Cast & Crew
En route from Neustadt to Berlin by bus, Grundeis, a petty crook, steals the 400 marks that 10-year-old Emil Tischbein had been entrusted to deliver to his grandmother. Emil suspects Grundeis of the theft and follows him to a Berlin cafe. Emil then summons a policeman, but the shifty Grundeis, known in the underworld as The Mole, escapes to a rendezvous with The Baron, a notorious figure. Emil meanwhile enlists a band of child "detectives" led by Gustav, a street urchin, and together the boys track down Grundeis and overhear him plotting with The Baron and Müller, another accomplice, to rob a large Berlin bank by tunneling into the vault from the cellar of an adjacent bombed-out building. The boys then trail the crooks to the ruins, but Emil falls through a hole in the upper level and is captured by The Baron, who forces him to aid in blowing apart the bank vault. The Baron and Müller doublecross Grundeis and leave him sealed in the tunnel with Emil, to be obliterated by a stick of dynamite with a burning fuse just outside their grasp. Gustav arrives with reinforcements, detaches the fuse, and alerts scores of neighborhood children. The children surround The Baron and Müller, detain them until the police arrive, and receive a handsome reward.
A. J. Carothers
Peter V. Herald
The Berlin Symphony
Emil and the Detectives
In the book and the film, Emil (Bryan Russell) is a fatherless boy who is raised by his struggling hairdresser mother (Eva-Ingeborg Scholz). She sends Emil to Berlin with some hard-earned money for his grandmother (Elsa Wagner), which Emil pins into his jacket for safekeeping. On the way, he meets a strange man named Max Grundeis (Heinz Schubert) and eventually falls asleep. When he wakes up, Emil realizes that both the money and Grundeis are gone. Determined to find Grundeis and get the money back, he meets up with a boy named Gustav (Roger Mobley) who rounds up a group of kids calling themselves 'The Detectives', and the hunt for Grundeis is on.
This was not Walt Disney's first adaptation of a Kästner novel. Walt Disney Productions had a huge hit with The Parent Trap in 1961, which was based on Kästner's Das doppelte Lottchen. Disney's 1964 film version of Emil and the Detectives was also not the first film adaptation of the book. Billy Wilder wrote an uncredited screenplay for Emeric Pressburger's 1931 film, a British version had been filmed in 1934 and a German remake in 1954. Peter Tewksbury directed Disney's film from an adaptation by screenwriter A.J. Carothers and with a cast that included veteran character actor Walter Slezak (who appeared in several Disney films) as the criminal mastermind, The Baron. The Disney film differs from the book in several ways including the added suspenseful plot point of having Emil captured by the criminal gang and forced to help them try to rob the bank, before the inevitable ending.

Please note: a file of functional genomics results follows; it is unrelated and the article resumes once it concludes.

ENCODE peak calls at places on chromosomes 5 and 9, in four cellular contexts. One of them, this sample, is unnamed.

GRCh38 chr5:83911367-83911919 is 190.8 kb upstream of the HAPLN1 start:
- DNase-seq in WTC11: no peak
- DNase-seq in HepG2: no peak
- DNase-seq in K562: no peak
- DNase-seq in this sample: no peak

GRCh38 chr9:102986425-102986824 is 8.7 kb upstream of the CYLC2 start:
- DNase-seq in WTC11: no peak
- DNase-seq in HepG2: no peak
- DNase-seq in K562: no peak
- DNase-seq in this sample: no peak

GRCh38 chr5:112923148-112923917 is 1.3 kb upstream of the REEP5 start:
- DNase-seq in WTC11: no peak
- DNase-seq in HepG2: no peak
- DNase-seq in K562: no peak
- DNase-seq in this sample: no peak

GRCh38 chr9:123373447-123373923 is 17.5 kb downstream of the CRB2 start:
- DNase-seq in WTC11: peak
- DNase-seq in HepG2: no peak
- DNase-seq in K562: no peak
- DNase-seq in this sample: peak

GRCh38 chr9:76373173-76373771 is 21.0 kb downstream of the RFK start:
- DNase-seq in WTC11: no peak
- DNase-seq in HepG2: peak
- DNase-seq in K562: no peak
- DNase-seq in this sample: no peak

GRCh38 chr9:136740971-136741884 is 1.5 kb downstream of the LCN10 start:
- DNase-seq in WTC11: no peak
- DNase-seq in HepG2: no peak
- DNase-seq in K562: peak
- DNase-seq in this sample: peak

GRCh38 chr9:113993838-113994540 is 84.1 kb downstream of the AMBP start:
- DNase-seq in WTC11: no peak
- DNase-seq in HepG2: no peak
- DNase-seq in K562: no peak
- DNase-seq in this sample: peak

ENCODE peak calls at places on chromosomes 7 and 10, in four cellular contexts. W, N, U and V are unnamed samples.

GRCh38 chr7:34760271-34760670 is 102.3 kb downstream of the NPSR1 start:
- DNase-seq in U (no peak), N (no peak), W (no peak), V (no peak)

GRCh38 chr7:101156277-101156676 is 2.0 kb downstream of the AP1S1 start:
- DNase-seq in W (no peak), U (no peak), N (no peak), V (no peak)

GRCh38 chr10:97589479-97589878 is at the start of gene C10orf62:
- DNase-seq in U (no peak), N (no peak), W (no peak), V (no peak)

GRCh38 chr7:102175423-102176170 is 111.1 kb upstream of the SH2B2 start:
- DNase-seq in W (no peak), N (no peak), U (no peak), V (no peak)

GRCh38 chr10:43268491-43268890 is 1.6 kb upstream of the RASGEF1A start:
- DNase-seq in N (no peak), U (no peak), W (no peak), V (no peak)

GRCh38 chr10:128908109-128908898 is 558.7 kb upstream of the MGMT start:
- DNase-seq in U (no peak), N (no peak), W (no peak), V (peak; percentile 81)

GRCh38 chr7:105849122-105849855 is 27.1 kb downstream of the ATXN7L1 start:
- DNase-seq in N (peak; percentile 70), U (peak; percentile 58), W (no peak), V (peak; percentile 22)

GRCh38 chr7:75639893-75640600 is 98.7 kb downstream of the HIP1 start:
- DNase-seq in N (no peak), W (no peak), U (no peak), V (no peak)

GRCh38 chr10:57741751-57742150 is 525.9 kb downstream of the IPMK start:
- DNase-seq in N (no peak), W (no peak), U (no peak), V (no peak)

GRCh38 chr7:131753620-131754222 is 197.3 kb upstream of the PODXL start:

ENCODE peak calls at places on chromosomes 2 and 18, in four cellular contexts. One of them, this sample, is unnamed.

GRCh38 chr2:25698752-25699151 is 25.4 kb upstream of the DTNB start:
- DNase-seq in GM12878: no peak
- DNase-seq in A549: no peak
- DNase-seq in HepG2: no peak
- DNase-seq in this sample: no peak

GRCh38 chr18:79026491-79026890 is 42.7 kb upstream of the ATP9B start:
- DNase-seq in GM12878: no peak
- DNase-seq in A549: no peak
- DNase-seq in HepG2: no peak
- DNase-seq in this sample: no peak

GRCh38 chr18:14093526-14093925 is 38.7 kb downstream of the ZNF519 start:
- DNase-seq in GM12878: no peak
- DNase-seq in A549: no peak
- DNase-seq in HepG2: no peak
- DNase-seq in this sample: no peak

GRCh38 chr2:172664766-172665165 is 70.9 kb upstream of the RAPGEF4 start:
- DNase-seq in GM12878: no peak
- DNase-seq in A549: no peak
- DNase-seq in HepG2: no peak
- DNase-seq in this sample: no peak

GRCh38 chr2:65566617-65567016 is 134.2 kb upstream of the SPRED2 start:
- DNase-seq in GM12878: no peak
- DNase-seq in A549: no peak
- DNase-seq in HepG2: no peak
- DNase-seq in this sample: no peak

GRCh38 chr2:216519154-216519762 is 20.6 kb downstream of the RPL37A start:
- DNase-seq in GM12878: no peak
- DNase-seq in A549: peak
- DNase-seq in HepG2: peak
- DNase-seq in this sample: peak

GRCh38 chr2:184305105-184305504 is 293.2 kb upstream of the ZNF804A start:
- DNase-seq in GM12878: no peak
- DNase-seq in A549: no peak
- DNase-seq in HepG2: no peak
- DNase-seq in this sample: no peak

Unlike many of his films, which were done largely at the studio lot in California, Disney had Emil and the Detectives shot on location in Berlin and Alsfeld, Hesse, part of what was then known as West Germany. Production lasted between September 9 and November 23, 1963 and had a year for postproduction work. It opened in Los Angeles on December 16, 1964 and went into general release on December 18. Eugene Archer, in his review for The New York Times called it "one of [Disney's] best children's pictures. [...] For once, the producer has hired a good director--Peter Tewksbury [...]The direction makes all the difference. He has kept the kiddies from gushing too coyly, suppressed the mugging of a comic trio of thieves, photographed the fresh Berlin setting in effective color, and juxtaposed suspense and wit with a nice, bouncing pace."
AFI|Catalog. (n.d.). Retrieved from https://catalog.afi.com/Film/22379-EMIL-AND-THE-DETECTIVES?sid=5ee1c057-0a04-40be-8c00-b09f6660edf5&sr=4.025346&cp=1&pos=0
Emil and the Detectives. (n.d.). Retrieved from https://www.goodreads.com/book/show/67270.Emil_and_the_Detectives
Emil and the Detectives. (n.d.). Retrieved from https://movies.disney.com/emil-and-the-detectives
Emil and Detectives'. (1964, December 24). Retrieved from https://www.nytimes.com/1964/12/24/archives/emil-and-detectives.html
Emil and the Detectives (1964) - Peter Tewksbury, Peter Tewkesbury | Synopsis, Characteristics, Moods, Themes and Related. (n.d.). Retrieved from https://www.allmovie.com/movie/emil-and-the-detectives-v62258
Emil and the Detectives: why it is a children's classic. (2013, November 16). Retrieved from https://www.telegraph.co.uk/culture/theatre/10441739/Emil-and-the-Detectives-why-it-is-a-childrens-classic.html
Entstehungsgeschichte / Erich Kaestner: Emil und die Detektive / ZLB. (n.d.). Retrieved from http://www.zeitreisen.de/kaestner/prolog/index.html
Reworking the German Past. (n.d.). Retrieved from https://books.google.com/books?id=jY3saFYEv44C&pg=PA69&dq=Emil+and+the+Detectives+Disney&hl=en&sa=X&ved=0ahUKEwiO-8Cegc7iAhViCTQIHXv-CaYQ6AEIRTAF#v=onepage&q=Emil%20and%20the%20Detectives%20Disney&f=false
By Lorraine LoBianco
Emil and the Detectives
Filmed entirely on location in West Berlin. The story was filmed five times previously, in Germany (1932, 1954), Great Britain (1935), Japan (1956), and Brazil (1958).